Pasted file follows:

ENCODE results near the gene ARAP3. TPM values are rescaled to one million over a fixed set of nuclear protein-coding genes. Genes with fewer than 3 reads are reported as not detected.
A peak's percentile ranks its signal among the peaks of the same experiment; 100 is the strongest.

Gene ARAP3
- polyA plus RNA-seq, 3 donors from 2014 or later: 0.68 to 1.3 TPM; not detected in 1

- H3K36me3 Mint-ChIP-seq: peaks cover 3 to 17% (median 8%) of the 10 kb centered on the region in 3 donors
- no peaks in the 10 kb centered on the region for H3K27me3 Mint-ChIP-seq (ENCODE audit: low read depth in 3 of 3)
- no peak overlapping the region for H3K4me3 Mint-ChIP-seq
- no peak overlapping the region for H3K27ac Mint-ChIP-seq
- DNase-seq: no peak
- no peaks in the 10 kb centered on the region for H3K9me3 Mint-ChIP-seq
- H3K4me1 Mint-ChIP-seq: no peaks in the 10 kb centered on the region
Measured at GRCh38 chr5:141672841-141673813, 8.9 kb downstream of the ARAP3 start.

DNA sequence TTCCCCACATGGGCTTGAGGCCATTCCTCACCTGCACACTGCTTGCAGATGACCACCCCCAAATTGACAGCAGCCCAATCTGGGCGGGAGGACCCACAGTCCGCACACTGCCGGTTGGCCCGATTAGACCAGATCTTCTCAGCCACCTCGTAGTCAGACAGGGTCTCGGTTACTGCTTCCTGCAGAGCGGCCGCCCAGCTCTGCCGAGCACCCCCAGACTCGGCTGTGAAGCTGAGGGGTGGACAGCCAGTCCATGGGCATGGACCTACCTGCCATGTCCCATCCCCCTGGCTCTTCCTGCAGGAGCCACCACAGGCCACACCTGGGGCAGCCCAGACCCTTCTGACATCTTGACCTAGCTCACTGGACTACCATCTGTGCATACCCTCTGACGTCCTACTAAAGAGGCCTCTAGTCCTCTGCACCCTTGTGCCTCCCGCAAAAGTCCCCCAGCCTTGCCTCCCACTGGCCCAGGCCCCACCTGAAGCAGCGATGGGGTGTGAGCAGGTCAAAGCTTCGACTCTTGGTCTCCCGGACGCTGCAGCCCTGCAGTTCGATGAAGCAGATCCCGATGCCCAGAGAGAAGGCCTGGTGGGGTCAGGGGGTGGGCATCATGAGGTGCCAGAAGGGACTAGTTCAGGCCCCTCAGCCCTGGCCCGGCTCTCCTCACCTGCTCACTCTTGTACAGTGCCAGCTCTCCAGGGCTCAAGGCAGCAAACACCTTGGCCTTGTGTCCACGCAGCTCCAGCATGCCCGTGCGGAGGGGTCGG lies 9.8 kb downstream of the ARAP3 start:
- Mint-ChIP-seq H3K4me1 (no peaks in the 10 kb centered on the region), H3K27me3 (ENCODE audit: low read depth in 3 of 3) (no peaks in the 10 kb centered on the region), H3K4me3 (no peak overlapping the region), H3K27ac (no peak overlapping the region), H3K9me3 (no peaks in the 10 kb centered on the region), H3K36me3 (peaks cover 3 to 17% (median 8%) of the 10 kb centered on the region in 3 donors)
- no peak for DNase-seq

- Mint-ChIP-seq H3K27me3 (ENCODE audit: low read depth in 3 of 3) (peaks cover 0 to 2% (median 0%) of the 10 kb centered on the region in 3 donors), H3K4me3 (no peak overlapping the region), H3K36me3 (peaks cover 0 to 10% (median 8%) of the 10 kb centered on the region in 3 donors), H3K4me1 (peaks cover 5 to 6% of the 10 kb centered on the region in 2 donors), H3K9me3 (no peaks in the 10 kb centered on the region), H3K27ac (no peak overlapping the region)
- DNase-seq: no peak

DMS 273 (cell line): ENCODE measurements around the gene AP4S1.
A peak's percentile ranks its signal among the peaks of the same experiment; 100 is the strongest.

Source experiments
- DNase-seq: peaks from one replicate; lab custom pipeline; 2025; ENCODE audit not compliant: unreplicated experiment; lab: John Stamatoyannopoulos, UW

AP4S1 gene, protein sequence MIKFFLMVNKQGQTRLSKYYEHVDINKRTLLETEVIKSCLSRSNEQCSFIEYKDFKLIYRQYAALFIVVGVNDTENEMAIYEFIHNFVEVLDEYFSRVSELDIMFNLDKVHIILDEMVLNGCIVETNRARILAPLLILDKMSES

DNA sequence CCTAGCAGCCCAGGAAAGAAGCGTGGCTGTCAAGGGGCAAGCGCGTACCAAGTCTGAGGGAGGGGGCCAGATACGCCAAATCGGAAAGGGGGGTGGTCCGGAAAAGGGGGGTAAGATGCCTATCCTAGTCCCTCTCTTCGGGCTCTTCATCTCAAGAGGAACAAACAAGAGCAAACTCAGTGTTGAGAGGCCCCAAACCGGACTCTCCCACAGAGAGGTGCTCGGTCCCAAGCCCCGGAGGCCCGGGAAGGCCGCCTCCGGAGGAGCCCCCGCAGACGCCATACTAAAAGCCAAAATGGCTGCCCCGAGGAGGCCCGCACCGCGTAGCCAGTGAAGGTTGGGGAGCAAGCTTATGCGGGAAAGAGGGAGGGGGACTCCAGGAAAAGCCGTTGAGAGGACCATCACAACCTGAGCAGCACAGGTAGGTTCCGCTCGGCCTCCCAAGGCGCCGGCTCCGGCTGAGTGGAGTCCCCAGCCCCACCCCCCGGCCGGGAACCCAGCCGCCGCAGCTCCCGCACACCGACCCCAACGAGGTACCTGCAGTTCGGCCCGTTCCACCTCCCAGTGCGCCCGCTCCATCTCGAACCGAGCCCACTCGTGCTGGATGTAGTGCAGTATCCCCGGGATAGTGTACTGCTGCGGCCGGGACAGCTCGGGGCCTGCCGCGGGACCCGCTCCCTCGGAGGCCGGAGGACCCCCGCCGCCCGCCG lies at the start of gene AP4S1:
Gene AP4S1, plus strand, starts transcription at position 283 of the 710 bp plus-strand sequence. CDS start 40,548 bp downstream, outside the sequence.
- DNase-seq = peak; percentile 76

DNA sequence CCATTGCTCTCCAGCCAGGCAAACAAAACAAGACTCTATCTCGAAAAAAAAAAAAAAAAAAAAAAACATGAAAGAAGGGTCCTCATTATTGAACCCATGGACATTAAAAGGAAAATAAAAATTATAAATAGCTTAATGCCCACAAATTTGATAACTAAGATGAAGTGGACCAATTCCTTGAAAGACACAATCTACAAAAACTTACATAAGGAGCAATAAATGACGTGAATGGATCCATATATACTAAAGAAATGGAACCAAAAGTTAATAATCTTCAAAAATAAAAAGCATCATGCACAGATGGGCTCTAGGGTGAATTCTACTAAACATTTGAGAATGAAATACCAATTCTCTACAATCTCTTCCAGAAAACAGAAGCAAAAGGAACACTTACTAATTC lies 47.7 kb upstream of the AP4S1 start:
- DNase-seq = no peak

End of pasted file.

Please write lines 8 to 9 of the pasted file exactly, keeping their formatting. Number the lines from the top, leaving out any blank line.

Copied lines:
- no peak overlapping the region for H3K27ac Mint-ChIP-seq
- DNase-seq: no peak